Abstract

http://ssrn.com/abstract=2192245
 
 

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Adapting to Climate Change: The Remarkable Decline in the U.S. Temperature-Mortality Relationship Over the 20th Century


Alan I. Barreca


Tulane University; National Bureau of Economic Research (NBER); Institute for the Study of Labor (IZA)

Karen Clay


Carnegie Mellon University - H. John Heinz III School of Public Policy and Management; National Bureau of Economic Research (NBER)

Olivier Deschenes


University of California, Santa Barbara - College of Letters & Science - Department of Economics; National Bureau of Economic Research (NBER); Institute for the Study of Labor (IZA)

Michael Greenstone


University of Chicago - Department of Economics; National Bureau of Economic Research (NBER)

Joseph S. Shapiro


Yale University, Department of Economics; National Bureau of Economic Research (NBER)

January 10, 2015

Journal of Political Economy, Forthcoming

Abstract:     
This paper examines the temperature-mortality relationship over the course of the 20th century US both for its own interest and to identify potentially useful adaptations for coming decades. There are three primary findings. First, the mortality impact of days with mean temperature exceeding 80° F declined by 75%. Almost the entire decline occurred after 1960. Second, the diffusion of residential air conditioning (AC) explains essentially the entire decline in hot day related fatalities. Third, using Dubin-McFadden’s discrete-continuous model, the present value of US consumer surplus from the introduction of residential AC is estimated to be $85 to $188 billion ($2012).

Number of Pages in PDF File: 65

Keywords: climate change, health, adaptation, extreme temperature, air conditioning, mortality

JEL Classification: I10, I12, I18, Q54, N31


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Date posted: December 21, 2012 ; Last revised: August 25, 2015

Suggested Citation

Barreca, Alan I. and Clay, Karen and Deschenes, Olivier and Greenstone, Michael and Shapiro, Joseph S., Adapting to Climate Change: The Remarkable Decline in the U.S. Temperature-Mortality Relationship Over the 20th Century (January 10, 2015). Journal of Political Economy, Forthcoming. Available at SSRN: http://ssrn.com/abstract=2192245 or http://dx.doi.org/10.2139/ssrn.2192245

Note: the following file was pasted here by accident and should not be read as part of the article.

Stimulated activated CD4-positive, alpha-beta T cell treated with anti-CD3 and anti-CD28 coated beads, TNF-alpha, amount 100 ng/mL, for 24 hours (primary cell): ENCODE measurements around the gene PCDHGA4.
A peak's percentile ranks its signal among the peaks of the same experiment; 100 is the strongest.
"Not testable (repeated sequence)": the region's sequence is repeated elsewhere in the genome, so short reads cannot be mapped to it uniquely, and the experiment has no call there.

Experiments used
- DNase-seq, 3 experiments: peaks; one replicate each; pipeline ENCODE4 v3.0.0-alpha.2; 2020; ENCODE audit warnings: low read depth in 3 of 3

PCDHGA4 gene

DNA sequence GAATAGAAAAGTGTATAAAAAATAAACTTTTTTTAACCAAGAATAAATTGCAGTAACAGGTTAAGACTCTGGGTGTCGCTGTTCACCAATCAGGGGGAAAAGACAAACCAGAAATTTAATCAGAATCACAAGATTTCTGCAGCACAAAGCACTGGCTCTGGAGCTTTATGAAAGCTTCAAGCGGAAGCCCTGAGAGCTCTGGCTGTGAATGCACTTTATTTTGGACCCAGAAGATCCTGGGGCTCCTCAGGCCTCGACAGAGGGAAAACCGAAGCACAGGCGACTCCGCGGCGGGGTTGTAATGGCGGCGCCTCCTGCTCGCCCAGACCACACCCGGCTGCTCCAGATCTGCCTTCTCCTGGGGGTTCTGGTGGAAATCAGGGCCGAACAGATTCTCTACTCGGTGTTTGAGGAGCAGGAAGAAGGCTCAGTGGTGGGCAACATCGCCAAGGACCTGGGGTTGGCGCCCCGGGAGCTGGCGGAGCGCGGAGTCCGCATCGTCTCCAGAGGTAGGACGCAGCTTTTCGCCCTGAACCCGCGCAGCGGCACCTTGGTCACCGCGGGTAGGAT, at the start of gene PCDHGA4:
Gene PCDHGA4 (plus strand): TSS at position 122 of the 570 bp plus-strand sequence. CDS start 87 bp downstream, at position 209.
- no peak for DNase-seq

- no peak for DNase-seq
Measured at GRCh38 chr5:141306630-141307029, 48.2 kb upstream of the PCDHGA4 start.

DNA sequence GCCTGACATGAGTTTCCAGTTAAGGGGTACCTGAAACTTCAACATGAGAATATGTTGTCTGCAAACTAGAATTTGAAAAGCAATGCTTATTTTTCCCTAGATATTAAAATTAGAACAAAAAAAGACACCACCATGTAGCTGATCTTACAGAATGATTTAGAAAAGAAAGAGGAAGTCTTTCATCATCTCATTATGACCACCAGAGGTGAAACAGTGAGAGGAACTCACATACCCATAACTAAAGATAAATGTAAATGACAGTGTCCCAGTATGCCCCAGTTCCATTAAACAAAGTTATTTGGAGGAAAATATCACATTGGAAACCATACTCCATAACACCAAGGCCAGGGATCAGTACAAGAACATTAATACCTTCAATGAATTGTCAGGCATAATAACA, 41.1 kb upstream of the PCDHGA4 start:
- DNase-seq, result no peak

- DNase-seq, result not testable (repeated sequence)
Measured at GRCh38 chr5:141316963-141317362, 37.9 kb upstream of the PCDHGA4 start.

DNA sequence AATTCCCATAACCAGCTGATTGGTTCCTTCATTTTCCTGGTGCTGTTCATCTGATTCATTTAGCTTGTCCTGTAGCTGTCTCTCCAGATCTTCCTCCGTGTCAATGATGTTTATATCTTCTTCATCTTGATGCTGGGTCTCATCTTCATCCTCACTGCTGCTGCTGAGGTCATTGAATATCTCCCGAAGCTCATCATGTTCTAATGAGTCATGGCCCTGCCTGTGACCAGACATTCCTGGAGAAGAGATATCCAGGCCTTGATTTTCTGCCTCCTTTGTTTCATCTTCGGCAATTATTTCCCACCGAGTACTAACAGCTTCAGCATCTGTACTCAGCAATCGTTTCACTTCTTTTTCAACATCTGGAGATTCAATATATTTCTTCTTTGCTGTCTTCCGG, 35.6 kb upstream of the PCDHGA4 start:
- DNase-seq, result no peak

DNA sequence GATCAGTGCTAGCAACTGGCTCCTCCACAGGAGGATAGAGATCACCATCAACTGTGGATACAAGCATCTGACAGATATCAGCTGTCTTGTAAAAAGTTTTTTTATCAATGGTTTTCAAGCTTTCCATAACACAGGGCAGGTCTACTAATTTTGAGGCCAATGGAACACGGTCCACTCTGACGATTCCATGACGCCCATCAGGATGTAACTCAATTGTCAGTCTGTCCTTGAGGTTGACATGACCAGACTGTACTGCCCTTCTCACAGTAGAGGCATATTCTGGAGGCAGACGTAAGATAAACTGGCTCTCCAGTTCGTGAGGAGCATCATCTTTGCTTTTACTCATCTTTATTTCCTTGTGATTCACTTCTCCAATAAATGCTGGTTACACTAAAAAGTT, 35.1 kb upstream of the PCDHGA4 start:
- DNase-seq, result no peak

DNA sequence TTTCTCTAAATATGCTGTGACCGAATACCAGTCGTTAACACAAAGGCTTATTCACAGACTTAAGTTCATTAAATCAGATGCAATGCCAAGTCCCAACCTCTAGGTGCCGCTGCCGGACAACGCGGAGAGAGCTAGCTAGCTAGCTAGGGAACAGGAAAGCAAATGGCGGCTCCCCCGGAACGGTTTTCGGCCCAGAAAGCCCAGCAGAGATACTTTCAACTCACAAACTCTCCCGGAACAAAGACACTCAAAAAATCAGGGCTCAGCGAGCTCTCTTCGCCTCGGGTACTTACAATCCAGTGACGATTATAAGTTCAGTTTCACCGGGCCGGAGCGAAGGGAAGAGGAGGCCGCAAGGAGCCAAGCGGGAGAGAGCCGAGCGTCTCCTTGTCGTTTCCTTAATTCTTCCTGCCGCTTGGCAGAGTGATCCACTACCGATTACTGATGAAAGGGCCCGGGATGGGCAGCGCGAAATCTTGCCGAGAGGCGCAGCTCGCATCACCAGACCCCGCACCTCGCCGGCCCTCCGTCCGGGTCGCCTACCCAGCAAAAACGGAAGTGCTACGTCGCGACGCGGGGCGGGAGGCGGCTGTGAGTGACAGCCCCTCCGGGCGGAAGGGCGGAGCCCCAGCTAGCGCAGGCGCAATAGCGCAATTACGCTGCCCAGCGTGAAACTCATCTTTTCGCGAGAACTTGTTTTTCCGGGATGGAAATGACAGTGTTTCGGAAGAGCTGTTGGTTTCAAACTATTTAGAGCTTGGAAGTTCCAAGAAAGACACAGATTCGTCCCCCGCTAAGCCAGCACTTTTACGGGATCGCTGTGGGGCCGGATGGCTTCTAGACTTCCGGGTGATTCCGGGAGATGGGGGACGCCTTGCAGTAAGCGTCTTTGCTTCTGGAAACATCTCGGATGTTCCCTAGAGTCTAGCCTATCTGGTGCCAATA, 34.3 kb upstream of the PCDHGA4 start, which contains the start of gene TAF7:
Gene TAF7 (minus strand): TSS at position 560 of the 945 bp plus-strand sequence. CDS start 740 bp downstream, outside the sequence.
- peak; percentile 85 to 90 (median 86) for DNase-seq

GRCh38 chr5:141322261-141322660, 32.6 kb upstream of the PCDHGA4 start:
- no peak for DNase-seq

Contact Information

Alan I. Barreca
Tulane University ( email )
6329 Freret Street
New Orleans, LA 70118
United States
National Bureau of Economic Research (NBER) ( email )
1050 Massachusetts Avenue
Cambridge, MA 02138
United States
Institute for the Study of Labor (IZA) ( email )
P.O. Box 7240
Bonn, D-53072
Germany
Karen B. Clay
Carnegie Mellon University - H. John Heinz III School of Public Policy and Management ( email )
Pittsburgh, PA 15213-3890
United States
National Bureau of Economic Research (NBER) ( email )
1050 Massachusetts Avenue
Cambridge, MA 02138
United States
Olivier Deschenes
University of California, Santa Barbara - College of Letters & Science - Department of Economics ( email )
Santa Barbara, CA 93106
United States
National Bureau of Economic Research (NBER) ( email )
1050 Massachusetts Avenue
Cambridge, MA 02138
United States
Institute for the Study of Labor (IZA) ( email )
P.O. Box 7240
Bonn, D-53072
Germany
Michael Greenstone (Contact Author)
University of Chicago - Department of Economics ( email )
1126 East 59th Street
Chicago, IL 60637
United States
National Bureau of Economic Research (NBER)
1050 Massachusetts Avenue
Cambridge, MA 02138
United States
Joseph S. Shapiro
Yale University, Department of Economics ( email )
37 Hillhouse Ave, Room 34
New Haven, CT 06510
United States
203-432-5075 (Phone)
203-432-6323 (Fax)
HOME PAGE: http://economics.yale.edu/people/joseph-s-shapiro
National Bureau of Economic Research (NBER) ( email )
1050 Massachusetts Avenue
Cambridge, MA 02138
United States
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